The 50 Plus Community

Submitted by Diane Maurer, Watchung resident on behalf of Reggie Tyler

The population of the United States is aging at a rate never before seen. Since older adults have the greatest financial burden on the Health Care System, it is imperative that you as a citizen and fitness professionals employ strategies to help ensure healthy aging.

Several psychological and anatomical changes occur within the human body as individuals age. Physical activity performance diminishes, such as in sports, exercise, and general daily activities. This increases the risk for injury during physical activity or exercise. While many physical changes are inevitable, habitual participation in physical activity and structured exercise can prevent and reduce the effect of changes or injury. It is essential for aging adults to understand the physical changes that occur in the human body and the effect of physical activity. We must be aware of the structural and functional changes that occur in the muscular skeletal system with aging. At Fitness-Essentials we have an understanding of these changes therefore our program design is a more efficient and safer exercise program for older adults.

We at Fitness Essentials realize that older clients are fearful of getting injured during a workout or concerned about exacerbating existing conditions such as arthritis. As Senior Fitness Specialists we are specifically trained in helping older clients achieve more without pain. Our sessions will include gentle warm up, stretching, and wind-down periods. At Fitness-Essentials we are trained to distinguish between minor soreness and the warning signs of a potentially serious injury. Nearly three-fourths of Americans 50 or older want more information about exercising safely and more than half want individualized exercise plans.

It is vital to get assessed by a health and fitness professional to ensure safe and effective exercise training programs and progressions. The use of subjective and objective information is essential to the assessment process.  Collectively, these assessments provide a foundation of personal information that enables Fitness-Essentials to provide a safe and effective exercise training environment.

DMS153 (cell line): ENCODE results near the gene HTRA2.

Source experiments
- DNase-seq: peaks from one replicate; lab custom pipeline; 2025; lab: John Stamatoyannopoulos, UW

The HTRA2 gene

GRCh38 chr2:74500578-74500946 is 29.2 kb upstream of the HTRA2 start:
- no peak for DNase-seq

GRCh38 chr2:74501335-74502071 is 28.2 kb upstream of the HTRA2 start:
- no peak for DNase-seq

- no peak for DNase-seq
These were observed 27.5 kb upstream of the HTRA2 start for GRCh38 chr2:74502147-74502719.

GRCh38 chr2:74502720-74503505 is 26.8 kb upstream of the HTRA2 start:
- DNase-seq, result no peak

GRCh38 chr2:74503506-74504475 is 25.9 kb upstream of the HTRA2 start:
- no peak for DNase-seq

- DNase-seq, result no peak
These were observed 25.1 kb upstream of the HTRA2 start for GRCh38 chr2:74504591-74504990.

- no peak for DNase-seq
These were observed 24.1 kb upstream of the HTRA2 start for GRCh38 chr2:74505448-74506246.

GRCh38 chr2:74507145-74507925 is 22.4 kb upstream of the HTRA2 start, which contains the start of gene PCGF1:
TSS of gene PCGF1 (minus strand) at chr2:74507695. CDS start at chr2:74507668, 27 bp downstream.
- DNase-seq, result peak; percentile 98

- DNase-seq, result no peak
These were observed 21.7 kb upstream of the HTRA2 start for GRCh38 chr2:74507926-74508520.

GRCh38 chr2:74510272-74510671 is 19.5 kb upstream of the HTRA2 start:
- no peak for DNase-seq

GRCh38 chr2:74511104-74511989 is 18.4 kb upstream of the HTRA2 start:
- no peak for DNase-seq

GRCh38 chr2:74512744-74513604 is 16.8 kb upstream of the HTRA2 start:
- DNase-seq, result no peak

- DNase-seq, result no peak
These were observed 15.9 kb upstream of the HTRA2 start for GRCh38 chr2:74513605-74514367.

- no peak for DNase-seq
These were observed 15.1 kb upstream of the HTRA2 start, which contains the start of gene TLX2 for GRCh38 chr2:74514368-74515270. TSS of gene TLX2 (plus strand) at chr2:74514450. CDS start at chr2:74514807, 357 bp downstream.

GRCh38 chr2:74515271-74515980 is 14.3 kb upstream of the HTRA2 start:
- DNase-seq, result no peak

Clif “CJ” Joseph and Reggie Tyler operate Fitness-Essentials in Warren. Diane has been a client for 11 years.

Fitness-Essentials vision statement: “To create a judgement free zone that allows our members to reach their maximum potential by embracing positive changes in their mind and body.”

Nutrition: Food Vs. Supplements – PART 2

Submitted/Written by Diane Maurer, Watchung resident – as told and advised by Clif Joseph

Welcome back fellow Watchung residents! Last month we introduced a nutritional mindset that brings awareness to the fuel we use in our bodies. This month we continue with the list of power Foods and discuss Supplements.

  • Blackcurrants: Get a blackcurrant boost

Vitamin C has long been thought to have the power to increase mental agility and protect against age-related brain degeneration including dementia and Alzheimer’s. One of the best sources of this vital vitamin are blackcurrants. Others include red peppers, citrus fruits and broccoli.

  • Pumpkin seeds: Pick up pumpkin seeds

Richer in zinc than many other seeds, pumpkin seeds supply this valuable mineral which is vital for enhancing memory and thinking skills. These little seeds are also full of stress-busting magnesium, B vitamins and tryptophan, the precursor to the good mood chemical serotonin.

  • Broccoli: Bet on broccoli

Broccoli is great source of vitamin K, which is known to enhance cognitive function and improve brainpower. Researchers have reported that because broccoli is high in compounds called glucosinolates, it can slow the breakdown of the neurotransmitter, acetylcholine, which we need for the central nervous system to perform properly and to keep our brains and our memories sharp. Low levels of acetylcholine are associated with Alzheimer’s.

  • Sage: Sprinkle on sage

Sage has long had a reputation for improving memory and concentration. Although most studies focus on sage as an essential oil, it could be worth adding fresh sage to your diet too. Add at the end of cooking to protect the beneficial oils.

  • Walnuts: Eat more nuts

A study published in the American Journal of Epidemiology suggests that a good intake of vitamin E might help to prevent cognitive decline, particularly in the elderly. Nuts are a great source of vitamin E along with leafy green vegetables, asparagus, olives, seeds, eggs, brown rice and whole grains.

Brainpower supplements